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‘Clarity is needed about what can be said on air’


Naga Munchetty (Photo: Tim P. Whitby/Getty Images).
Naga Munchetty (Photo: Tim P. Whitby/Getty Images).

By Barnie Choudhury
Former BBC Journalist

SINCE 1999, I have had the honour of teaching the next generation of journalists. My former students span every continent, and some are in leadership positions.

So, this week I took a phone call from one working for a national broadcaster. “How could the BBC allow Laura Whitmore to emote and breach impartiality rules, and yet Naga Munchetty was hauled over the coals?” they asked.

For those who are unfamiliar, Laura is an outstanding Five Live radio and ITV presenter. She was also a close friend of Caroline Flack, the former host of Love Island, who sadly took her life after she was charged with assaulting her partner.

The former student was asking me two questions. First, did Laura breach the BBC’s editorial policy on ‘due impartiality’? Second, their premise was that Naga, a south Asian, was targeted by an ‘institutionally racist’ BBC, while it featured a white Laura on the main News at Ten. “Come on,” they said. “You taught us not to comment but to report, and let the facts speak for themselves. So, am I right?”

After a short period, I responded that Laura was not a news presenter but an entertainment and showbiz presenter. Different roles, different rules. That was that. Or so I thought.

My former student rang me 30 minutes later. “Look at section four of the BBC’s editorial guidelines,” they said. Part of me swelled with pride. I always teach my students not to take things at face value, test the thesis and show me the evidence. They had gone back to the original source and were making an argument.

I am not going to bore you with the to and fro over the next 30 minutes. But it came down to section 4.3.10, that says: “News in whatever form must be treated with due impartiality, giving due weight to events, opinion and main strands of argument. The approach and tone of news stories must always reflect our editorial values, including our commitment to impartiality.”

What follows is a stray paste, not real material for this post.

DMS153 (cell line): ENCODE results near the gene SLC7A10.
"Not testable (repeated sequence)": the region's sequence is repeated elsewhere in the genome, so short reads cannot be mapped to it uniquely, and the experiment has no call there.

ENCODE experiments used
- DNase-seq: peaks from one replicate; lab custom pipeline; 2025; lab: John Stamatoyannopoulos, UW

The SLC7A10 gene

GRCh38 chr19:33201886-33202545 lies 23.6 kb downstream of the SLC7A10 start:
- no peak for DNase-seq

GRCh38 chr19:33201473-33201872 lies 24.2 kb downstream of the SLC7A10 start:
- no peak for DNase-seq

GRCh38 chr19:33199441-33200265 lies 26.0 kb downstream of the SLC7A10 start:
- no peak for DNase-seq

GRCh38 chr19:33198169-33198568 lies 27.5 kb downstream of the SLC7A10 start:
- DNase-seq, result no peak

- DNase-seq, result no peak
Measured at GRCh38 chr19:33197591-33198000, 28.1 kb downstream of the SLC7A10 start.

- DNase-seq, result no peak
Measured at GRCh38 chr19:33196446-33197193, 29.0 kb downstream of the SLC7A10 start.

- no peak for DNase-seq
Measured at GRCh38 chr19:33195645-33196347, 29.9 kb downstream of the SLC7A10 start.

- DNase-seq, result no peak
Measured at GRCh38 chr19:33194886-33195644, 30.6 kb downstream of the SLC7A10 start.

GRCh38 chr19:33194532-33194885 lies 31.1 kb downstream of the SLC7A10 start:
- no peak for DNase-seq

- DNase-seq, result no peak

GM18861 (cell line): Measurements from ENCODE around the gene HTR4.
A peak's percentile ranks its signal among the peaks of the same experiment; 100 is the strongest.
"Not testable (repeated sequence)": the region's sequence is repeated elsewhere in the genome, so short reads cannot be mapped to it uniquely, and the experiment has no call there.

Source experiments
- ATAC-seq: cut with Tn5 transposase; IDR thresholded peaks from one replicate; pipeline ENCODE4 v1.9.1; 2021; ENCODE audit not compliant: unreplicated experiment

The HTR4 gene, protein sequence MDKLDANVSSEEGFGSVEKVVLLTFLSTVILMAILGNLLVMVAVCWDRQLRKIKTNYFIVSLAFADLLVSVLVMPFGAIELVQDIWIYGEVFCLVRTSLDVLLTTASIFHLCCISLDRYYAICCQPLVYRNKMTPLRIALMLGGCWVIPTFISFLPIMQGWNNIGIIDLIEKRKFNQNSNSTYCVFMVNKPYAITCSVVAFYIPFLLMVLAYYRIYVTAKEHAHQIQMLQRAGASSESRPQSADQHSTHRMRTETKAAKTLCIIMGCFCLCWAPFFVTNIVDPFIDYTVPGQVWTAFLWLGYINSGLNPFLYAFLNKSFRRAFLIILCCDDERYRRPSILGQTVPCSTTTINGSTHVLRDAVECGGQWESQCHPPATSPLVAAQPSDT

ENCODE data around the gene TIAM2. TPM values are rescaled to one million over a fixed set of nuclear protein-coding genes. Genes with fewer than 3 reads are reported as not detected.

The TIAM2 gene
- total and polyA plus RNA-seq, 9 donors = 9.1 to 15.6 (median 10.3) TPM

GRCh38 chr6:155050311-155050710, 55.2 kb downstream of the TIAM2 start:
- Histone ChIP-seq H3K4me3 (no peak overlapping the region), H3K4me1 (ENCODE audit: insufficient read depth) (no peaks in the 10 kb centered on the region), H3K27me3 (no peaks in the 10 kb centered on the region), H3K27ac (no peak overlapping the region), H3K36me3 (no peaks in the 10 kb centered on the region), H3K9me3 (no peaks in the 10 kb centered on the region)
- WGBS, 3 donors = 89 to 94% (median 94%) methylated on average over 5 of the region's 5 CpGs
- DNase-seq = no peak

Their argument was that Laura was presenting on a news and sport station. Caroline’s death was news. The fact that Laura was speaking as a friend was immaterial. She was giving her personal views on a news story, taking the tabloids and social media trolls to task in a personal capacity, and Laura freely admitted she was going to use the BBC as a platform to do so.

My former student could not accept that there is one rule for reporters, correspondents and news presenters and another for other programme hosts. They kept returning to one disturbing point – what would the BBC have done if the presenter happened to be black or Asian?

I am not convinced this could be construed as a race issue, but once again, the BBC has not thought through how it looks. The smell test, if you will. I would like to think the BBC had a conversation where it considered post-Naga, how allowing one of its radio presenters to comment and give opinion would look.

I have listened again to what Laura said, and I cannot agree with her more. In fact, I do not think she went far enough. I eschew social media, except for when I do my job, because I have read the awful reaction and petty nature of those using it. While I defend the right to offend, I do so knowing the consequences can be tragic.

I would have been harsher with the trolls, urging Twitter, Instagram, Facebook to police comments much more than they are currently doing. I do not think it is just the tabloids which have agendas that they blindly follow to sell newspapers. I think every media outlet wants to justify itself and sell whatever the view it happens to be peddling that day. Why else would BBC Question Time tweet a clip from a woman with inaccurate comments about immigration than to justify its licence fee and show that it is relevant during a time when the government wants to end the corporation? ‘Clickbait’, pure and unequivocally simple.

But it is clear the uncertainty and ambiguity of ‘due impartiality’ need to be sorted. Few in their right mind will disagree with a presenter who says that Hitler was an evil man or that racism and misogyny in any form are unacceptable, or views advocating the destruction of children born with disabilities and deformities are objectionable.

I am not promoting an era of free-for-all-shock-jocks. But the BBC and [media regulator] Ofcom need to realise that times have changed. Today, audiences expect their presenters to reveal their personal views on issues – but within limits that are set out in clear, unambiguous language.